Headline News
Go Back

LCRA General manager responds to claims against Fayette Power Project

Courtesy LCRA

Lower Colorado River Authority General Manager Becky Motal this week said the latest notification of an intent to sue from the Environmental Integrity Project is wasteful, costly and unnecessary.

"This notice of intent to file yet another lawsuit with similar allegations as in a previous suit is completely unwarranted and harassing," Motal said. "FPP is one of the cleanest and most efficiently operated coal plants in Texas, and I am proud of the conscientious, environmentally responsible work our employees do providing electricity to more than a million people in Central Texas."

Motal said LCRA has received a notice of intent to sue from the Environmental Integrity Project representing the Texas Campaign for the Environment. The notice alleges claims of Clean Air Act violations at the Fayette Power Project (FPP) near La Grange.

The new notice alleges that FPP's particulate matter emissions exceeded permit limits. The environmental groups made similar allegations in a suit filed in March 2011. LCRA strongly denies that emissions at FPP violate the Clean Air Act and will vigorously defend its plant operations.

The 2011 suit brought six claims alleging violations at FPP, but the plaintiff quickly withdrew two of them. On March 28 of this year, the judge in the case granted LCRA's motion to dismiss three of the four remaining claims. The fourth claim, which also involves unfounded allegations related to particulate matter emissions, is now in the discovery phase.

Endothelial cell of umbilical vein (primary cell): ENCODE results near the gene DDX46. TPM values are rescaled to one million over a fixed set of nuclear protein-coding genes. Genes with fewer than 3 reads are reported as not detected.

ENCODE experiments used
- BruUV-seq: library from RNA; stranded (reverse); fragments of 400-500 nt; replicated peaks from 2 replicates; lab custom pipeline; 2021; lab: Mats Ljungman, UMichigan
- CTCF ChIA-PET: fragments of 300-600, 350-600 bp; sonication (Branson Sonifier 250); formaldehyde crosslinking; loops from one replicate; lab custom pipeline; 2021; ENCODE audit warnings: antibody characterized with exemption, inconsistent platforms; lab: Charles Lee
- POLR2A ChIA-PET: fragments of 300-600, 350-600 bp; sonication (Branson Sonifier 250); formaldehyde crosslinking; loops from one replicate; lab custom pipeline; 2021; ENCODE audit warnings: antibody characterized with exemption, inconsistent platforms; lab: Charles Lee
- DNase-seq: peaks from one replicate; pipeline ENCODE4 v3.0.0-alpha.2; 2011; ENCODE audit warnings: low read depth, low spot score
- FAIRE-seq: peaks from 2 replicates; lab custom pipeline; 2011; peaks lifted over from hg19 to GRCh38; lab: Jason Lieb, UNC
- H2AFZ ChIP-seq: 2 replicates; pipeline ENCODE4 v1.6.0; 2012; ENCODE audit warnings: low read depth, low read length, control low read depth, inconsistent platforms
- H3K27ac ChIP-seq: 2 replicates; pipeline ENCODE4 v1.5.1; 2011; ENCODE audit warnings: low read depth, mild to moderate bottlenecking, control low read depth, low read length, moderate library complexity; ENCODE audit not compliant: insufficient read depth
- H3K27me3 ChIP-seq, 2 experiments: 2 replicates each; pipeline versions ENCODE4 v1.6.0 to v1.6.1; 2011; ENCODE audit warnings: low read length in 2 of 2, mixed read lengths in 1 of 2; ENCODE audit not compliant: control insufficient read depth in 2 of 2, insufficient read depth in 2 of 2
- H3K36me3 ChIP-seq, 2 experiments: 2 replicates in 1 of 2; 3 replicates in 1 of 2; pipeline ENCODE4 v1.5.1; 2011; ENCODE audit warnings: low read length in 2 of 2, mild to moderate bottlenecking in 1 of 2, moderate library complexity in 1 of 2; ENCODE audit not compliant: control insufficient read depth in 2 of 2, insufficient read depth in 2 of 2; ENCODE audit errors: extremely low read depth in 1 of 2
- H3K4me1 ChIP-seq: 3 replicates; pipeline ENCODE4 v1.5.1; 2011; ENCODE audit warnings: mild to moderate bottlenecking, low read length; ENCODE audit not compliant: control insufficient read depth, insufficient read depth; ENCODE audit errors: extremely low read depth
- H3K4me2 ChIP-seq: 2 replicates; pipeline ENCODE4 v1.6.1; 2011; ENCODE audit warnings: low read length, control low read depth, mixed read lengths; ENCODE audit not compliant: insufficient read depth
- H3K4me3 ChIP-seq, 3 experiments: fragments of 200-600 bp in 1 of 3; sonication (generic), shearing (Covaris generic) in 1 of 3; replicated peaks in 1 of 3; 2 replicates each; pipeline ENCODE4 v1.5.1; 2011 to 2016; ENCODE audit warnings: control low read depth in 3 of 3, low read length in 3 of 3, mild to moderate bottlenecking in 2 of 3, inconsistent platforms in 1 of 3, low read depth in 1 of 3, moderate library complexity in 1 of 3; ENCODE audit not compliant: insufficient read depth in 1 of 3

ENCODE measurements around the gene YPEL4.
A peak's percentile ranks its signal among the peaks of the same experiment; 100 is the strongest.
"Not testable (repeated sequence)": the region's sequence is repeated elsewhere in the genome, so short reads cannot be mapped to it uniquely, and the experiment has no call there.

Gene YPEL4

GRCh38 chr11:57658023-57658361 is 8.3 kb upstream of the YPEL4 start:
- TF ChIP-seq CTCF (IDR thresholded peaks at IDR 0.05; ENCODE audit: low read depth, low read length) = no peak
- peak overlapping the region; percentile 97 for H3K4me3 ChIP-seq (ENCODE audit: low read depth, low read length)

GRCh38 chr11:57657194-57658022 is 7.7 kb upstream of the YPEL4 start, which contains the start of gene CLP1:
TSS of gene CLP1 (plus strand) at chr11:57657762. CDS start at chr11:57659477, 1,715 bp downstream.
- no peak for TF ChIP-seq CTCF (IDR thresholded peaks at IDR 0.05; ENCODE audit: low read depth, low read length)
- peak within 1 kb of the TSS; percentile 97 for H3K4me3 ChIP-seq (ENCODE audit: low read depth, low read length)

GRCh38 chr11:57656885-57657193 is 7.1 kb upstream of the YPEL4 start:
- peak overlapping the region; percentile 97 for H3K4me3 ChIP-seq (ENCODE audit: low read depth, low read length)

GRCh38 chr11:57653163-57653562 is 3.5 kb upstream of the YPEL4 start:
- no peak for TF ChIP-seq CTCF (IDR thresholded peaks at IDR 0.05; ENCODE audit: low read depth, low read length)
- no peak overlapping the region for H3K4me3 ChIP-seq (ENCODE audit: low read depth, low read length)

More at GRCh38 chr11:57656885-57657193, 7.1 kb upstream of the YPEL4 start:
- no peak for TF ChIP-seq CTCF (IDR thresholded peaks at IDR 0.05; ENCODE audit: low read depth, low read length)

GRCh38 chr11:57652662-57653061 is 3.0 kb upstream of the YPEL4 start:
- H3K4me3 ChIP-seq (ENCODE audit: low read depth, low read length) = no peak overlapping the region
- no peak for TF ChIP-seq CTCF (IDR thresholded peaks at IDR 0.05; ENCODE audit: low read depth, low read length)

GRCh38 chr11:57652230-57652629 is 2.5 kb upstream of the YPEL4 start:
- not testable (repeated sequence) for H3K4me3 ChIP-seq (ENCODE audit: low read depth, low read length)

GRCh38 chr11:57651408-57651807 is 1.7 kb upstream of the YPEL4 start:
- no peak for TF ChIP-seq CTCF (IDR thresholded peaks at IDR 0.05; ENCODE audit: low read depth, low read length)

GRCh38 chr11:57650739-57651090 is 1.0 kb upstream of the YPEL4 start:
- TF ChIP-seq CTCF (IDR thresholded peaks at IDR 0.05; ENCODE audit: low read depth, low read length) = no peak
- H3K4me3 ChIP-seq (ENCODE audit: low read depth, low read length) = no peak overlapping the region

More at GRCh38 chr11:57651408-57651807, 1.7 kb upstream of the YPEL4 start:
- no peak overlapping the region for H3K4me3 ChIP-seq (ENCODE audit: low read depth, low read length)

From the fuel it burns - low-sulfur coal - to its plant operations, FPP keeps emissions well below levels allowed by law, said Motal. FPP has been recognized as one of the cleanest coal-burning power plants in the state. The Texas Commission on Environmental Quality has awarded FPP its gold level recognition in its Clean Texas Program for going beyond regulatory requirements to reduce impacts on the environment.

LCRA and Austin Energy, which owns half of Units 1 and 2 at the three-unit plant, spent more than $400 million adding flue gas desulfurization equipment, or scrubbers, to Units 1 and 2. They now remove more than 95 percent of SO2. FPP also completed improvements to reduce NOx emissions by 65 to 70 percent six years before it was required.

"FPP complies with all permit limits, and in most cases emissions are well below levels set by federal and state authorities," Motal said.

She said the ongoing repetition of similar claims against FPP is expensive and will eventually be passed on to ratepayers.

The Fayette Power Project generates 1,625 megawatts of electricity for wholesale customers in Central Texas.

LCRA and Austin Energy placed the first two units into operation in 1979 and 1980. Unit 3, solely owned by LCRA, began operations in 1988.